My proof is Meekend Music, the three song EP he dropped with two guests (A$AP Ferg & Young Thug). It showcases perfectly the two rules in any great Meek Mill release.
- The production needs to be weird. It’s not that Meek gets bored if the production is boring, normal Meek is good but just listen to the first song Lay. Honorable C-Note gives a trap beat pumped up by horns, with a marching band feeling and Meek delivers the best bars he has in years. The weirder the beat is (the more forward momentum it carries) the more snarling Meek gets and snarling is exactly who he really is. This is why it makes sense for A$AP Ferg to pop in; Ferg owns his gross tough guy chic and in order for Meek to achieve his best possible outcome he will need to do similar. The difference between the two is that Meek is great at fast flowing over beats that race against him. He loves to be pushed. Backboard puts him next to Young Thug and it makes more sense than most would think because while Meek has Philly tough as nails rap roots he’s also secretly weird and it is a key part of what makes him special.
- Too much Meek Mill is not good. If I had my way all his projects would be ten songs or less. On Meekend Music he doesn’t yell nearly as much as he has in the past(the beef and break up with Nicki seem to have focused him in on lyricism) but he has been guilty of yelling in place of real content before. Instead we get Left Hollywood where he reaffirms his identity and every emphasized second counts. Even when he isn’t shouting Meek has a tough time with album transitions and showcasing different dimensions on the journey of the listener. He needs to blast off and leave you wide eyed wanting more which is what Meekend Music is all about.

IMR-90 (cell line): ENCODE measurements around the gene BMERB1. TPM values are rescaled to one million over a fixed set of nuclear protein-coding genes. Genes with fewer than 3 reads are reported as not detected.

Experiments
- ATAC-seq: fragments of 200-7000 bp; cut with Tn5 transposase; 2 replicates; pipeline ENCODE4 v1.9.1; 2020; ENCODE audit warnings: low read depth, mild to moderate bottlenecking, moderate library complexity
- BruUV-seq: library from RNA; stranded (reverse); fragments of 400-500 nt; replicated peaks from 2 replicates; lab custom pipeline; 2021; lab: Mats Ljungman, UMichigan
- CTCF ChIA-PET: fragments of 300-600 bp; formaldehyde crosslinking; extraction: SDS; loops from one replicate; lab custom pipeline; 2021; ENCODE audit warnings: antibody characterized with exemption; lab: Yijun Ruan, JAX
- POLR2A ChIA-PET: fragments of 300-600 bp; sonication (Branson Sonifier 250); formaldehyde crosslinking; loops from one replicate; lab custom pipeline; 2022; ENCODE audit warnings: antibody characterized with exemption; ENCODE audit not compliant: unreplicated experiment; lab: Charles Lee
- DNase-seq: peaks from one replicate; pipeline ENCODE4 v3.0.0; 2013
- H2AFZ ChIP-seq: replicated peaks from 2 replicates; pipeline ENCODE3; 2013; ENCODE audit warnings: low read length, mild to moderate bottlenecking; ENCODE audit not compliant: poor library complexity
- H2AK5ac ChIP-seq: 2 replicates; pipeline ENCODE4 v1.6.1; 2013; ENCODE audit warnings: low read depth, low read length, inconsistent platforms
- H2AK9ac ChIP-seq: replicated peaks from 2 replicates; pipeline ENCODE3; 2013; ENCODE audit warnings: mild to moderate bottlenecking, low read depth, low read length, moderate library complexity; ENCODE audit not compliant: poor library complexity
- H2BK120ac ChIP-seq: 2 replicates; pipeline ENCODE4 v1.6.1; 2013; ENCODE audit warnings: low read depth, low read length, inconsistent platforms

I hope he gets meaner and closer to his real on court personality. In basketball terms he is an Isiah Thomas, a smiling prince who is meaner than his competition. He cannot look to his left or right and cheat off his peers for answers. He is not in Drake’s lane he is in Raekwon’s lane. He has all the components to do great things and all this beefing did was stoke the drive. Now he just needs the right setting.
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Mixtape Review-Lil Boat by Lil Yachty
The second most tiresome argument in hip hop (intrinsically connected to the first-the street authenticity argument) is definitely the “___ is not hip hop!” argument. The hip hop v. rap argument is a subset of this. While it is logically unnerving like driving a friend around in your Kia while they maintain that this is not a car…a corvette is a car; it does yield benefits. This bubbling hostility attached to almost every new popular artist keeps them hungry and fresh. Drake made so much money last year why should he even try anymore? Well, he can’t escape the criticism of him singing too much or not writing his lyrics. The only way to win against these prevailing winds is to hammer away with more success. Amongst the names you’ll hear filling the space of “___ is not hip hop!” Lil Yachty is #1 in 2016.
At this point, most heads have accepted that whatever Young Thug is doing he’s good at it. What is Yachty even doing? On Lil Boat he creates 2 personalities: the sunny warm and autotune drenched Yachty and the tough talking hard-nosed Lil Boat. The two personas hand songs over to one another over fourteen tracks of weirdo producers’ weirdest beats. I tried to play this in the car and my wife’s first reaction was “I can’t do this much auto-tune for too long.” If I only got one song I made sure it was 1 Night. At the end of it I told my wife about Yachty being a divisive figure and asked her what she thought…after a pause she said “I’m split. This is disgusting but…I love this chorus.” I think that’s a pretty good introduction to Lil Boat.